Ira Coleman. (Photo: J. Albert Diaz/ALM)
Partner Ira Coleman has been elected the next chairman of McDermott Will & Emery, defeating bids by four other partners who had sought the post.
The 53-year-old Coleman runs the firm’s Miami office and heads its corporate and transactional practice group. His work is focused on health care and private equity, with a client base that includes Goldman Sachs, Altaris Capital Partners, The Blackstone Group and The Carlyle Group, according to the firm’s website.
“We have a wonderful McDermott family with an incredibly hard-working Midwestern culture,” Coleman said in an interview Thursday afternoon. “We want to continue to grow our platform that focuses on high-quality, top-of-the-market work for our clients.”
Coleman said he will give up his full-time practice while continuing his client relationships.
Coleman will take charge of the sprawling Chicago-based firm—which has more than 1,000 lawyers in 20 offices—at the start of next year, succeeding Jeffrey Stone and Peter Sacripanti, who have led McDermott for eight years as co-chairmen. The chairman’s term is for one year, but leaders have typically served for seven or eight years.
Thursday’s vote was cast by the 21 partners who sit on the firm’s management committee, and a majority vote was needed to win. (Technically the position is chairman of the management committee.) Following the usual procedure, the voting was done anonymously and committee members weren’t told the tallies of each vote, only whether a majority has been reached.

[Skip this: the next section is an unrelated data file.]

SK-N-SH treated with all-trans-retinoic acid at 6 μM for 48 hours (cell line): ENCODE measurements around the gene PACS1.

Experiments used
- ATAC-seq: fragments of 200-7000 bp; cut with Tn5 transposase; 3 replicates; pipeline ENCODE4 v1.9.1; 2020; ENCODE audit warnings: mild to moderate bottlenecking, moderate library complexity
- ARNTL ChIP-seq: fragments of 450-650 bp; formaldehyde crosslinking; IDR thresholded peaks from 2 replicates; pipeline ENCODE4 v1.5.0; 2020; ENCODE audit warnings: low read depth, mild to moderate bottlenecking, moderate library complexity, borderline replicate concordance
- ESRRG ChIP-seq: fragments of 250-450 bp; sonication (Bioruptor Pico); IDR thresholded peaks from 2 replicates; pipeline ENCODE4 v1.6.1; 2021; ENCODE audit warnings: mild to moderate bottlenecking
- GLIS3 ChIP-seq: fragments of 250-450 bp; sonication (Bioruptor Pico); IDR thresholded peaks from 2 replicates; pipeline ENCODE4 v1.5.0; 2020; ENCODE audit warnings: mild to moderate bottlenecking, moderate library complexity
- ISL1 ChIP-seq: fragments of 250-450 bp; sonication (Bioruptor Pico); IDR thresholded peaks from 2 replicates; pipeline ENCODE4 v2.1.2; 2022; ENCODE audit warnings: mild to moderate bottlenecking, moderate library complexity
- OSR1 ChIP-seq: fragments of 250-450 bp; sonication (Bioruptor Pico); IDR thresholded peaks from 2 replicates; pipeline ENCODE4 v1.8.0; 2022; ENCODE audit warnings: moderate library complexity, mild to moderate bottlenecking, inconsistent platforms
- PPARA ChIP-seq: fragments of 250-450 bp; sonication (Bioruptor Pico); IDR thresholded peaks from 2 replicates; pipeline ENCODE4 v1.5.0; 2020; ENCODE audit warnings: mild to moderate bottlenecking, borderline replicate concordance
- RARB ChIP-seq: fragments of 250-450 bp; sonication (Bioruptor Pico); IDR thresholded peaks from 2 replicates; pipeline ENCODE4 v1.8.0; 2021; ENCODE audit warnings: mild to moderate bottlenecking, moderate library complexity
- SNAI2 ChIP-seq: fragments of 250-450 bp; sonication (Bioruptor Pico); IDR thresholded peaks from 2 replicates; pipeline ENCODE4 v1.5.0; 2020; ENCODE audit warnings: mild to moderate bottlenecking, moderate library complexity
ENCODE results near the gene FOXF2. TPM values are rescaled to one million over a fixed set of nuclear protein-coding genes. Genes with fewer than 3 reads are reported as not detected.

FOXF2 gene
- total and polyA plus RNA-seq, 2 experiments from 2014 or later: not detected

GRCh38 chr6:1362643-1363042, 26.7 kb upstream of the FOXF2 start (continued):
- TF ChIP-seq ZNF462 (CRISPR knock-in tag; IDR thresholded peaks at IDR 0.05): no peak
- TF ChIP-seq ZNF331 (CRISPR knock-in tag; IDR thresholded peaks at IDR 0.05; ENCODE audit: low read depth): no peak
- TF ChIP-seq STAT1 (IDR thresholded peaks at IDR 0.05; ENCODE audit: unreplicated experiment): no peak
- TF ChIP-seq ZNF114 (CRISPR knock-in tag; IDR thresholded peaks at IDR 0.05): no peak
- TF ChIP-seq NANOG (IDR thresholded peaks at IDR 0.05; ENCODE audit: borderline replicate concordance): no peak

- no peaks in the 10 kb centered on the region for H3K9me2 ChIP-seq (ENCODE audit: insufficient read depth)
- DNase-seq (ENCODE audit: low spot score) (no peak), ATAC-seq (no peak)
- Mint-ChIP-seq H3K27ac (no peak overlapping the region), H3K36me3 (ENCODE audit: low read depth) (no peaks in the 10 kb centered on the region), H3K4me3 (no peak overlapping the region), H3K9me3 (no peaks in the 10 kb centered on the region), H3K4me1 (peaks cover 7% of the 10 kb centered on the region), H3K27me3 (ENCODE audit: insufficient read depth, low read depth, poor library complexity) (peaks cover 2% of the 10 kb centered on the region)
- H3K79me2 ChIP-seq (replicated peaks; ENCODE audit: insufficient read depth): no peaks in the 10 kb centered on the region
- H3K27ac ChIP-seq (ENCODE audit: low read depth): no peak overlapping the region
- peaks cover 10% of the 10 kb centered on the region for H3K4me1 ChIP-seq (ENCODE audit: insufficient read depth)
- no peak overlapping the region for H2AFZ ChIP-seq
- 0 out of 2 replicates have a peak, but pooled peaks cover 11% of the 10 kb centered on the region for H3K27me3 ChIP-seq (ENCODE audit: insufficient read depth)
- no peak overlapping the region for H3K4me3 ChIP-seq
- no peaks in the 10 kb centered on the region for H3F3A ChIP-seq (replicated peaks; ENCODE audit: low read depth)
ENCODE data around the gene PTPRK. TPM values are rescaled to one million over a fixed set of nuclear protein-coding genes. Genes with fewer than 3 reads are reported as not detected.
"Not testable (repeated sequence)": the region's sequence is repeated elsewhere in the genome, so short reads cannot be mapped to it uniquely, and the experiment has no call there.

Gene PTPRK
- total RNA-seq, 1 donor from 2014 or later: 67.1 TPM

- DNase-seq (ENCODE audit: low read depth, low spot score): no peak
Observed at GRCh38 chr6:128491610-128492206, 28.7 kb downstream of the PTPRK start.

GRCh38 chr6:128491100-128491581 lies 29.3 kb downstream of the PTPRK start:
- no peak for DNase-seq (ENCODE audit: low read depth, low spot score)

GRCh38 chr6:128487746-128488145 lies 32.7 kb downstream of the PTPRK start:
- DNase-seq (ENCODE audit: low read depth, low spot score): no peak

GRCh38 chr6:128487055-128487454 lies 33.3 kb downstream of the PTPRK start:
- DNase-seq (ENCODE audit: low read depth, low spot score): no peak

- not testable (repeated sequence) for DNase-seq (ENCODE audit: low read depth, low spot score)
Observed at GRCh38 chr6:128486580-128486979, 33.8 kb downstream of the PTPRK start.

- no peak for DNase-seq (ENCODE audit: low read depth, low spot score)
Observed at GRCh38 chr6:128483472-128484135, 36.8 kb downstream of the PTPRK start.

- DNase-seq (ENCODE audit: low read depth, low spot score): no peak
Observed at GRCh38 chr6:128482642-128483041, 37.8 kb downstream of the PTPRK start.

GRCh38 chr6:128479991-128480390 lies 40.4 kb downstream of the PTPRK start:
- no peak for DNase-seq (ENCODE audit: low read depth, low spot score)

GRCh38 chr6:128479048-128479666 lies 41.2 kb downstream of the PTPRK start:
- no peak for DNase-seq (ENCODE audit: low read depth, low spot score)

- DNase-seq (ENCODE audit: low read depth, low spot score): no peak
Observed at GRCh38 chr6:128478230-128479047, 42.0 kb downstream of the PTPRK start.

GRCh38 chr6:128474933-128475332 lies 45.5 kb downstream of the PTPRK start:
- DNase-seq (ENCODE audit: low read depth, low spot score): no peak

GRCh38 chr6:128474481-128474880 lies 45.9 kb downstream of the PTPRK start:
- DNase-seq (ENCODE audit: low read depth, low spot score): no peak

Four other partners had campaigned for the top spot: Sarah Chapin Columbia, who is based in Boston and heads the firm’s intellectual property practice; Lazar Raynal, a Chicago-based partner who took over leadership of the firm’s litigation group from Stone; David Rogers, a Washington, D.C., partner who heads the firm’s employee benefits, compensation, labor and employment practice group; and David Taub, a New York partner who heads the financial institutions group in New York.
Coleman said the other candidates have all pledged their support. “Each one of them said, ‘I’m here for you,’” he said.
“Ira is an exceptional leader, and I am fully confident in his ability to take the reins and lead our firm into the future,” Sacripanti said in a statement. Stone added: “I’ve had the privilege of working closely with Ira over many years, and have seen first-hand the commitment and passion he brings every day to our clients and our people.”
Sacripanti and Stone will remain on the firm’s management committee and will practice law full time.
McDermott has been on a lateral partner hiring spree recently. Last week the firm announced that Robert Goldstein, previously a partner at Schulte Roth & Zabel, has joined to head the private equity group in its New York office. Earlier this month it announced the addition of Rebecca Martin, who was co-chief of the civil frauds unit and health care fraud coordinator at the Southern District U.S. Attorney’s Office. Steven Eckhaus, who represents executives in large compensation deals, moved his practice this month from Cadwalader, Wickersham & Taft. Jeremy Dickens, formerly co-head of the private equity practice at Shearman & Sterling, joined the firm in July.
Last year, McDermott’s revenue declined by 0.9 percent, to $891.5 million; its revenue still sits significantly below pre-recession levels, when it peaked at $978 million in 2007. Revenue per lawyer at the Chicago-based firm inched up 1.1 percent last year, to $910,000, and profits per equity partner rose 3.3 percent, to $1.58 million.
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